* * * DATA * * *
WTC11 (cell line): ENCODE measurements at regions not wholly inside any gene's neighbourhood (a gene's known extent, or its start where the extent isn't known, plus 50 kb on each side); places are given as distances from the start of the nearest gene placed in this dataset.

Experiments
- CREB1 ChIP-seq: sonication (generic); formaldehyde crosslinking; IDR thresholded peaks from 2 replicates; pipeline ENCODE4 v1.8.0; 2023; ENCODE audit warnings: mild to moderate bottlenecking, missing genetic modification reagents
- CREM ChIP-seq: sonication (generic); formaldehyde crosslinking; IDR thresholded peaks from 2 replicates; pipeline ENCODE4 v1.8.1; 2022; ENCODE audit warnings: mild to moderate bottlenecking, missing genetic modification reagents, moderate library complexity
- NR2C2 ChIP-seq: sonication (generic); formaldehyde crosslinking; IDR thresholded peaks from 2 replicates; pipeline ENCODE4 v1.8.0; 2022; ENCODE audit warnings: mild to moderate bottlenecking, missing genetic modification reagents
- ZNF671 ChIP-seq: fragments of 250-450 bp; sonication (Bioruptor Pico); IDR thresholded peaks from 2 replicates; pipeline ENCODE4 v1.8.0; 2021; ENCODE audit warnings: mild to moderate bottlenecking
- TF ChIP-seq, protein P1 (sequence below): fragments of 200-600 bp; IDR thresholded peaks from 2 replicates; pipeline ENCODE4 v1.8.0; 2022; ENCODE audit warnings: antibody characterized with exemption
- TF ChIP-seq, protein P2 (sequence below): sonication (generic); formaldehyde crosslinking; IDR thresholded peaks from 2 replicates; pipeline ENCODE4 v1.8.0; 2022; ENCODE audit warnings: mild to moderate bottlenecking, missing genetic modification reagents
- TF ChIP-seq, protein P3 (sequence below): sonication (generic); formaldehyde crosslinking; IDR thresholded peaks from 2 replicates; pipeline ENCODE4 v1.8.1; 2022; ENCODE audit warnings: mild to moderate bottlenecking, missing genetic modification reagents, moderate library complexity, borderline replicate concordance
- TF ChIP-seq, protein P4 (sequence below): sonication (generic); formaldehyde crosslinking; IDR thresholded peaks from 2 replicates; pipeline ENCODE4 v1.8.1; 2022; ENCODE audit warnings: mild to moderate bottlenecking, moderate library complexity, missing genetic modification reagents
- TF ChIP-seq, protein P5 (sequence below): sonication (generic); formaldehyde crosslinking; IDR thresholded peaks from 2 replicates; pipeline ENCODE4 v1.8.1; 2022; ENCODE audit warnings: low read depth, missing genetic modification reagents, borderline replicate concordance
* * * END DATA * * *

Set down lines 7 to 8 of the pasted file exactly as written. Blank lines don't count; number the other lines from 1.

- TF ChIP-seq, protein P1 (sequence below): fragments of 200-600 bp; IDR thresholded peaks from 2 replicates; pipeline ENCODE4 v1.8.0; 2022; ENCODE audit warnings: antibody characterized with exemption
- TF ChIP-seq, protein P2 (sequence below): sonication (generic); formaldehyde crosslinking; IDR thresholded peaks from 2 replicates; pipeline ENCODE4 v1.8.0; 2022; ENCODE audit warnings: mild to moderate bottlenecking, missing genetic modification reagents